A family can pursue a lawsuit under the theory of wrongful death that demands compensation. However, they cannot do so directly.
According to state law, only the decedent’s personal representative has the standing to serve as a plaintiff in these cases. An individual gains status as a personal representative through the probate court process.
Additionally, these lawsuits can only demand compensation for surviving spouses and next of kin. Because of this unique concept under the law, family members pursuing wrongful death cases sometimes speak with attorneys.
In This Article
- Who Can Pursue a Wrongful Death Lawsuit?
- Who Does a Wrongful Death Lawsuit Benefit?
- If Your Loved One Was Partially at Fault for Their Injuries
- How Long Does a Personal Representative Have to File a Wrongful Death Lawsuit?
- Only Personal Representatives of a Decedent’s Estate Can Sue Wrongful Death
- Rely On the Kryder Law Group, LLC for Help After Losing a Family Member
Who Can Pursue a Wrongful Death Lawsuit?
State law places strict limitations on which parties have the ability to pursue a wrongful death lawsuit. We call this ability standing. Only parties with standing can file complaints in court that demand compensation.
According to 740 ILCS 180/2, the only party with the standing to bring a wrongful death case to court is the decedent’s personal representative. A person becomes a personal representative as the result of the probate process. A decedent may name this person in a will, or the court may appoint a representative on its own.
Because of this, family members cannot sue for wrongful death on their own accord. However, working in tandem with a personal representative could still result in these lawsuits appearing in court.
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Who Does a Wrongful Death Lawsuit Benefit?
While families cannot directly sue wrongful death, the lawsuit’s sole purpose is to bring them compensation. According to 740 ILCS 180/2, these lawsuits can bring any compensation that a jury finds appropriate. Specifically, the statute lists the following as acceptable compensation:
- Mental suffering
Also, these lawsuits will demand compensation for economic losses. These typically include medical bills, funeral costs, and lost wages from an earner now being deceased.
The parties who may collect this compensation are limited. Under the law, a surviving spouse and next of kin will share the payments. It is up to the court to determine which percentage of the award will go to each party. It is only if a decedent dies without a spouse or next of kin that a wrongful death lawsuit can benefit the remainder of the estate.
If Your Loved One Was Partially at Fault for Their Injuries
If your family member was partly to blame for the accident that led to their death, the personal representative assigned to their case could secure damages. You could end up with damages as long as your loved one is determined to be a lesser liable party than the other party involved in the case.
Your lawyer will utilize evidence like blood alcohol tests, traffic camera footage, police accident reports, and eyewitness testimony to prove that the accident was not primarily the fault of your loved one.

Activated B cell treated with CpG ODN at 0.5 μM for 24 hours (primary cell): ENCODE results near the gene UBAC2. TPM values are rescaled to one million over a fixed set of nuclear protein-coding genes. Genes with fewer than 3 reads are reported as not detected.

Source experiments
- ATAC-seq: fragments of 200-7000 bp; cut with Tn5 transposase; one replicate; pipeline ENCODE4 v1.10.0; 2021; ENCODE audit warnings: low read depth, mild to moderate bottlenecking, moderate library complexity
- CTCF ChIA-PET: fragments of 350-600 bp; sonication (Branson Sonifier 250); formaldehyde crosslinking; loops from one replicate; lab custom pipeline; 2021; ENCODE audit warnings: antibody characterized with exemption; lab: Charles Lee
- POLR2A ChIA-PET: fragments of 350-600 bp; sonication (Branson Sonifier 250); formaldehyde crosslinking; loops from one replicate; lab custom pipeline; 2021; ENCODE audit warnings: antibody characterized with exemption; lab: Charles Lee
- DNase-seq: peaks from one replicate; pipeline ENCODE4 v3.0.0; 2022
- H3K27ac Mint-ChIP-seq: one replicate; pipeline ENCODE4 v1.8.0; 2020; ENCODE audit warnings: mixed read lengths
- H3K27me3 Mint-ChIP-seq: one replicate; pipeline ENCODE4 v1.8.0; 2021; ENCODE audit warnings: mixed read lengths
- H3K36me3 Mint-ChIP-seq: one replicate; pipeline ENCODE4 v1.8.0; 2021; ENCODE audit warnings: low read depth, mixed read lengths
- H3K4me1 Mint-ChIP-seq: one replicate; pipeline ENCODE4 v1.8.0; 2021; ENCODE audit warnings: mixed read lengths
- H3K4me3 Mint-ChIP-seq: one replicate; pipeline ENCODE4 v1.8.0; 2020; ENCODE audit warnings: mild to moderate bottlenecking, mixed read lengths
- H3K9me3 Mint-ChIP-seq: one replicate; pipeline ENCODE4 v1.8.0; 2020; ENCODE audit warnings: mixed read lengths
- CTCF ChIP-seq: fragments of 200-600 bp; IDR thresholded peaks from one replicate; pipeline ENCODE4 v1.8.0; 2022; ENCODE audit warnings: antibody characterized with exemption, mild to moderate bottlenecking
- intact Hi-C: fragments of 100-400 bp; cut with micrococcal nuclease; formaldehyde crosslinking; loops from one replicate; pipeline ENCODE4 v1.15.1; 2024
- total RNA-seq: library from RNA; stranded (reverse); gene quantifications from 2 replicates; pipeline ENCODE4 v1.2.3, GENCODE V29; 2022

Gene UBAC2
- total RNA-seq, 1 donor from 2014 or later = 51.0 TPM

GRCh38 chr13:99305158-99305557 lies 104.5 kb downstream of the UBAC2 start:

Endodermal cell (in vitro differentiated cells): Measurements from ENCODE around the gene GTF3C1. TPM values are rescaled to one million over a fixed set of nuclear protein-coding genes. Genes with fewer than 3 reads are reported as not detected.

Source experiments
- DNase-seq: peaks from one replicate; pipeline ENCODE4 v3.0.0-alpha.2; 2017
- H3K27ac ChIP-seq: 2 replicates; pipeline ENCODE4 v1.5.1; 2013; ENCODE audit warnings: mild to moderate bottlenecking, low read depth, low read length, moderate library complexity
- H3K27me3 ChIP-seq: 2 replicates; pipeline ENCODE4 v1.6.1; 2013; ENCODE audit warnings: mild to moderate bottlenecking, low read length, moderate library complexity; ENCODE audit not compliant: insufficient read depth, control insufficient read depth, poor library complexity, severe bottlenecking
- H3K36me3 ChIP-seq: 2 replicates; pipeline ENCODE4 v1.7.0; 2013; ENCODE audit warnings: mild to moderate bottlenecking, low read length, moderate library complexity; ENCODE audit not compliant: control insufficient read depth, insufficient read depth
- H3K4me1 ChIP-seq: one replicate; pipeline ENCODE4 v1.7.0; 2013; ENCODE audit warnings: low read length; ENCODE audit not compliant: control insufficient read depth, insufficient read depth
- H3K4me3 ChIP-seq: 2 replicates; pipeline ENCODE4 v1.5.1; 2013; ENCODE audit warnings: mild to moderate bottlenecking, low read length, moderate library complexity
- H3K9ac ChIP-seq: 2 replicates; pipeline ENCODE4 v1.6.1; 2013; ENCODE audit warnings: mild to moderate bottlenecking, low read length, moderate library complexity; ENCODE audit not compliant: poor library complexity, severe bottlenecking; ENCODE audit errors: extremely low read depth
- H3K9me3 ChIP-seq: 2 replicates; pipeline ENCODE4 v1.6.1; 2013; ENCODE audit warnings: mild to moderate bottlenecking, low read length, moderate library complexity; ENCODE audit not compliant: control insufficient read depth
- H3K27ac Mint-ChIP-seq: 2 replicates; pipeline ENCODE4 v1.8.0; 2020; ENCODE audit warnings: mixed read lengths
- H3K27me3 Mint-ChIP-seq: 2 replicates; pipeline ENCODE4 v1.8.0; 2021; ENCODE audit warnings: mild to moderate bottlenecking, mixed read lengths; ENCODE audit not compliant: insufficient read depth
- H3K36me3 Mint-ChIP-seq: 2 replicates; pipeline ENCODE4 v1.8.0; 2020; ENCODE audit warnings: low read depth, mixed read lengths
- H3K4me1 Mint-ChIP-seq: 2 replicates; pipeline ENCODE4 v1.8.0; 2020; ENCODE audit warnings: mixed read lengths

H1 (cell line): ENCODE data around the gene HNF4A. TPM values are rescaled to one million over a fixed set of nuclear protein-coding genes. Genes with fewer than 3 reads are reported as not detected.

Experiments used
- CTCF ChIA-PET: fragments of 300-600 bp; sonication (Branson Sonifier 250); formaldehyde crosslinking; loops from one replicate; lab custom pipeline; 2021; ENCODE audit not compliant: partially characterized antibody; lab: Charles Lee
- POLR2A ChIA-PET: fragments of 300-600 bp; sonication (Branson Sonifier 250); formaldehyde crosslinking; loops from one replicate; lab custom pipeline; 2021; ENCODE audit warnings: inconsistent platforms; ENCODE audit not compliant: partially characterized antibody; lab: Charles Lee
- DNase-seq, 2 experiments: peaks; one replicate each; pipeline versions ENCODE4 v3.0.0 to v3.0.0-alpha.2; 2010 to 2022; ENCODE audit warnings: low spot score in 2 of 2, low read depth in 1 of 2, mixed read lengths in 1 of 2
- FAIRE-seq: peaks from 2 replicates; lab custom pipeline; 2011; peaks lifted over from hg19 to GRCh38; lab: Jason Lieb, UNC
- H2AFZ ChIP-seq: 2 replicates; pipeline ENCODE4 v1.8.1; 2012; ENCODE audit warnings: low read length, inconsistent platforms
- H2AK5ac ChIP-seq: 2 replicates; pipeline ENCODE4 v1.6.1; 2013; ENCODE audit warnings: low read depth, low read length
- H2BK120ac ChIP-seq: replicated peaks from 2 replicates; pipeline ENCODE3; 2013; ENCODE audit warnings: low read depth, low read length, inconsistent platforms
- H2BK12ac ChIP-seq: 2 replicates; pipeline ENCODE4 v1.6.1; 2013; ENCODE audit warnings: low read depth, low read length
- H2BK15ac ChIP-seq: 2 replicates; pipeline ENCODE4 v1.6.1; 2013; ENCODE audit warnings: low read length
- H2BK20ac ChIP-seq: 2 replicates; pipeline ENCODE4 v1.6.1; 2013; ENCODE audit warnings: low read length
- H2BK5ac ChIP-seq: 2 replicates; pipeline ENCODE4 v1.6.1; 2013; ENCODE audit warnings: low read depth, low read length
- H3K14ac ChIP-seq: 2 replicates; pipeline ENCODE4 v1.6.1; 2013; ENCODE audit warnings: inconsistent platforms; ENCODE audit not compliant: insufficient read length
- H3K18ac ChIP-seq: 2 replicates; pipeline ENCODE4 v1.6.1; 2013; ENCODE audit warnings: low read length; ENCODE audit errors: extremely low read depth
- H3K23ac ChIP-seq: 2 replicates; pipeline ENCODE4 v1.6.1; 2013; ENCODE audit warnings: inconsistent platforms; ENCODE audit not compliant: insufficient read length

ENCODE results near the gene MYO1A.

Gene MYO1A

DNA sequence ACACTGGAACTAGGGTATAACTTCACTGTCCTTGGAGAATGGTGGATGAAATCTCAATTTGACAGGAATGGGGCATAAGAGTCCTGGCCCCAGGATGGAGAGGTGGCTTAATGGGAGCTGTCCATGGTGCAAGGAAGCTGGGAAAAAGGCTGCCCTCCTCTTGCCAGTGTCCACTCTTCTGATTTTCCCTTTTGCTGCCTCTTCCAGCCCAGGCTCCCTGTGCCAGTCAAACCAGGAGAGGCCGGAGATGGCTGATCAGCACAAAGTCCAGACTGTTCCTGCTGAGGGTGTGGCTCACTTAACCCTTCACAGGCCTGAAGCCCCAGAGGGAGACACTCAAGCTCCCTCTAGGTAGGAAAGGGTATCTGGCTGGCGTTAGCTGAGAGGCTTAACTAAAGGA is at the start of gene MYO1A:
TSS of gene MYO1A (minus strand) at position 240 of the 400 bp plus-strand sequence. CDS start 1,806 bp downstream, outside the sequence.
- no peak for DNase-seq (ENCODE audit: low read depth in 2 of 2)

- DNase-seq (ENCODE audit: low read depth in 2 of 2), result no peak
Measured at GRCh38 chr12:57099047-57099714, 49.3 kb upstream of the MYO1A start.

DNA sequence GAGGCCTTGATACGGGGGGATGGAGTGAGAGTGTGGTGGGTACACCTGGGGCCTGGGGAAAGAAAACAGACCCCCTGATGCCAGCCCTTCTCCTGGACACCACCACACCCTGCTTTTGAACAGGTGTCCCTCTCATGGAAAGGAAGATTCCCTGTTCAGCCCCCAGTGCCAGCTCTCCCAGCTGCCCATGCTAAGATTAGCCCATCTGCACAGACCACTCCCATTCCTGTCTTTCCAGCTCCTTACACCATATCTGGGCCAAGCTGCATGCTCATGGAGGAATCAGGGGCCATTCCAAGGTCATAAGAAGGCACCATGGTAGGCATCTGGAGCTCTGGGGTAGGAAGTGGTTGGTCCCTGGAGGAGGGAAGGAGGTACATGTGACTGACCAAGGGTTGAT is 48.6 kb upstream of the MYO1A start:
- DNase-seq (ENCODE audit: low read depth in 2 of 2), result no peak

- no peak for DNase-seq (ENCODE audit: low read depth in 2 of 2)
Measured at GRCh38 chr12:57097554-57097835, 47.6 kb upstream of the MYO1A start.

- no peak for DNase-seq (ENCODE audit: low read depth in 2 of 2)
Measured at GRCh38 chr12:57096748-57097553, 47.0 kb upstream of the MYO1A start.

How Long Does a Personal Representative Have to File a Wrongful Death Lawsuit?
Even if a personal representative decides to pursue a wrongful death lawsuit on behalf of a family, there is still a limited time to act under the law. 740 ILCS 180/2 enforces the state’s statute of limitations for wrongful death cases.
It provides that it is only appropriate to bring these cases to court within a certain amount of time from the date of death. However, exceptions do apply that allow for an extension.
As a result, personal representatives acting on behalf of families can reach out to a law firm to discuss their case. Wrongful death lawsuits tend to be very complex, and the sooner you call, the sooner your lawyer can get to work.
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Only Personal Representatives of a Decedent’s Estate Can Sue Wrongful Death
There is no doubt that an unexpected death can have a devastating impact on a family. Surviving spouses and next of kin certainly have a right to seek compensation for their economic losses and emotional traumas.
However, state law says that these people cannot sue wrongful death. Instead, they must rely on the decedent’s personal representative to take the lead in pursuing these cases. A personal representative gains their powers through the probate process. This representative pursues wrongful death lawsuits for the sole benefit of family members.
Rely On the Kryder Law Group, LLC for Help After Losing a Family Member
The legal team at The Kryder Law Group, LLC is ready to answer all your questions concerning wrongful death lawsuits. We can work with the estate’s personal representative to pursue liable parties for the compensation necessary to bring stability and comfort to families.
Give us a call today at (312) 223-1700 for a free consultation. As always, if we do not collect compensation for a family, there is no cost for our services. Reach out when you are ready to learn more about what you can do after losing a loved one to an accident caused by negligence. Call today, as there is a team member waiting to hear your story.